This could be the reason why Prime Minister Narendra Modi mentioned tomato, onion, and potato as his government’s ‘TOP’ priority, in an election rally on February 5 in poll-bound Karnataka.
Wholesale prices of tomatoes and onions saw their highest rise in November and December, respectively, last year, after May 2014, when the National Democratic Alliance came to power at the Centre.
The wholesale price index (WPI)-based inflation rate for onions touched 197 per cent in December while that for tomatoes remained high at 136 per cent, down from the peak of 270 per cent in November.
The previous peaks in WPI inflation for onions (375 per cent) and tomatoes (155 per cent) were observed in October 2013, months before the United Progressive Alliance went out of power. Retail prices of vegetables, too, rose fastest -- at 30 per cent -- in December last year after May 2014.
This situation of rising vegetable prices is very similar, but under control as of now, to that in September-October 2013, when consumer inflation for vegetables had touched 70 per cent. This could be the reason why Prime Minister Narendra Modi mentioned tomato, onion, and potato (TOP) -- the three essential vegetables in an Indian’s food plate -- as his government’s ‘TOP’ priority, in an election rally on February 5 in poll-bound Karnataka.
Karnataka is the second-highest producer of onions and tomatoes in India, making it imperative for parties to assure better prices to farmers growing them in the state.
While onion prices are expected to stabilise by May owing to higher anticipated volumes of arrivals, they are expected to rise in the June-September period, agents in vegetables supply chains say. Vegetables have a weight of about 7.5 per cent in the consumer price inflation index. The heightened inflation is partly owing to the base effect, meaning subdued prices last year.
Onion farmers in Lasalgaon, Maharashtra -- the biggest onion market in India -- are happy because the gains this winter have made up for their losses in the past few years.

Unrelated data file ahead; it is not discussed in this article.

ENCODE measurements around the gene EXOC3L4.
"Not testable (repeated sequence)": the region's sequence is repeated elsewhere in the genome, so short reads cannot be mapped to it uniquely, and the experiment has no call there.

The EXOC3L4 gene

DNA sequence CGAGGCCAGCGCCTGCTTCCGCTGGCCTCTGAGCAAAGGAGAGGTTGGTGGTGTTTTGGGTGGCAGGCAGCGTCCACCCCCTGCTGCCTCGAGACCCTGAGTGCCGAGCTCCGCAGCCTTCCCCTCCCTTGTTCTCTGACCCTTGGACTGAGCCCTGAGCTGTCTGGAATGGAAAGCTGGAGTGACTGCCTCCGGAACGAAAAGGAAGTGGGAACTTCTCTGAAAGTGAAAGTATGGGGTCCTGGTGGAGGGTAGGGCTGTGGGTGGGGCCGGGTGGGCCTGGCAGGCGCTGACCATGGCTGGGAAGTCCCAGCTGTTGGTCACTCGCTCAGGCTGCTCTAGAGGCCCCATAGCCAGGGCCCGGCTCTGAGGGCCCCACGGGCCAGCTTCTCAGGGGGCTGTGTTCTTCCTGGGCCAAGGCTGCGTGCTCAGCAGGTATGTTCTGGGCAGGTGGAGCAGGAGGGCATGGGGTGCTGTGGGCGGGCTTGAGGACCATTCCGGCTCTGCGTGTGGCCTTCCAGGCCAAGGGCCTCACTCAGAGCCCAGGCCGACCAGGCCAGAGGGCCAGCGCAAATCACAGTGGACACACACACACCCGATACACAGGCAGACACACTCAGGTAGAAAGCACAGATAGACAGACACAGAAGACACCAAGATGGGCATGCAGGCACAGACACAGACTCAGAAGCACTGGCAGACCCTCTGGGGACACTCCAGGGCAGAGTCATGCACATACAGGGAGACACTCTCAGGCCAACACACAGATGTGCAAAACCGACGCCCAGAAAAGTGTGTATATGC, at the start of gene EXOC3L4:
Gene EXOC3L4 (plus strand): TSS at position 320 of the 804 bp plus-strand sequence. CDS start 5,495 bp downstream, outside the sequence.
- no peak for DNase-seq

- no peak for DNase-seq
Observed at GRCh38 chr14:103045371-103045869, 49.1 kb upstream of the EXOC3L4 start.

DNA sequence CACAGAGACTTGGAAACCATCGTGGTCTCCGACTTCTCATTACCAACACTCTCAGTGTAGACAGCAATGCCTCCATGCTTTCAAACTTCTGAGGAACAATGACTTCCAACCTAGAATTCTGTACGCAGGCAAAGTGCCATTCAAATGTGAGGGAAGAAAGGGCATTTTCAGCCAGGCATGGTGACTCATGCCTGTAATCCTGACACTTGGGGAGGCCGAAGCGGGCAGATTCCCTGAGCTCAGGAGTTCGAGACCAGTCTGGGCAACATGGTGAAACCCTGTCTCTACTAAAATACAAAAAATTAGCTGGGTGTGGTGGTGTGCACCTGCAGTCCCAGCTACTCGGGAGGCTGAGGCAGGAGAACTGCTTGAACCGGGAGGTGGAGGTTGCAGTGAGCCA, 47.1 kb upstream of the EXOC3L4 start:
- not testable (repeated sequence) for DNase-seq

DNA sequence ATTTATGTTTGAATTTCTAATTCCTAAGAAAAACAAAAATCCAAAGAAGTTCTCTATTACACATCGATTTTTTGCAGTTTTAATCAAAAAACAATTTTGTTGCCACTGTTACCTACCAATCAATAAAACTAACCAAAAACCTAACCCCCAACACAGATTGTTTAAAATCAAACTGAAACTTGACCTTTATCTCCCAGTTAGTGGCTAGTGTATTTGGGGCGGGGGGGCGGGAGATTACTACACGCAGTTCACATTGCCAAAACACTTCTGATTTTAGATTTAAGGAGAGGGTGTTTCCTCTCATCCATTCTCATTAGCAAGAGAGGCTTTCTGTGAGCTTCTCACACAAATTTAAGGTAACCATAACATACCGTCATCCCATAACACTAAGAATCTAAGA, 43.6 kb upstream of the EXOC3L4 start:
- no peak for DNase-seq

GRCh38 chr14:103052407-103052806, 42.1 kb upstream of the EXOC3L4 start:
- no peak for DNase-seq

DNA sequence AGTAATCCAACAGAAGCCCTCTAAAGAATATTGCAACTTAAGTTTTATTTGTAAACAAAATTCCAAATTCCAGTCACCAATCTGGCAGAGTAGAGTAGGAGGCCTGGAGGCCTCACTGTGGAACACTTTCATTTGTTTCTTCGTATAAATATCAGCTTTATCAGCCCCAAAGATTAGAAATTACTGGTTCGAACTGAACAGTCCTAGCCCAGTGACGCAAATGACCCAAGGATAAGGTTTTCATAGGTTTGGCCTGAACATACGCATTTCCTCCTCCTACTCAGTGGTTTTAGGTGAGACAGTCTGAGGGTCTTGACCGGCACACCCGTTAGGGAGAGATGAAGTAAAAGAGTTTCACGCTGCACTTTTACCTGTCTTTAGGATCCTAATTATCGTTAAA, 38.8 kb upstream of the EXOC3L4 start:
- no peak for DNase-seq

“We expect better prices for farmers in the coming year especially since incomes of farmers and small traders have been negative in the past five to six years,” said Sourabh Sanap, an onion farmer and wholesaler in the town.
“The first two onion crops of the year -- kharif and late kharif -- were sown in smaller areas, and the irregular monsoon affected the harvest and arrivals in market. This inflated wholesale prices,” P K Gupta, director, National Horticulture Research and Development Foundation, told Business Standard.
“The rabi (winter) onion crop has been sown on a larger area this season. It will ensure good supplies till May, which will push wholesale prices downward. But at the same time, the recently scrapped minimum export price will most probably hold prices up,” Gupta added.
Wholesale prices of onions remained at Rs 2,500-3,000 per quintal in Belgaum, northern Karnataka, giving a better remuneration to farmers, while those for tomatoes were subdued in the range Rs 250-350 at Kolar, the district producing the highest amount of tomatoes in Karnataka.
Daily consumption items -- be it vegetables or fuel -- influence public perceptions about inflation, experts say. Retail petrol and diesel prices have risen 7-8 per cent in four months since the cut in the excise duties in October, and are making headlines.
In the Budget, the government allocated Rs 5 billion – for Operation Greens -- to promote farmer producer organisations, logistics, processing facilities, and professional management.
“Prices of essential vegetables are rising due to increased costs owing to the proliferation of grading and packing, increased labour charges, and transport,” Brajendra Singh, deputy managing director, National Horticulture Board, told Business Standard.
Potato, however, has been an outlier as it had been in the 2013 price upswing as well. WPI inflation for potato was minus 8 per cent in December.
“Potato farmers are not getting remunerative prices this season,” said Singh.
Photograph: Vivek Prakash/Reuters.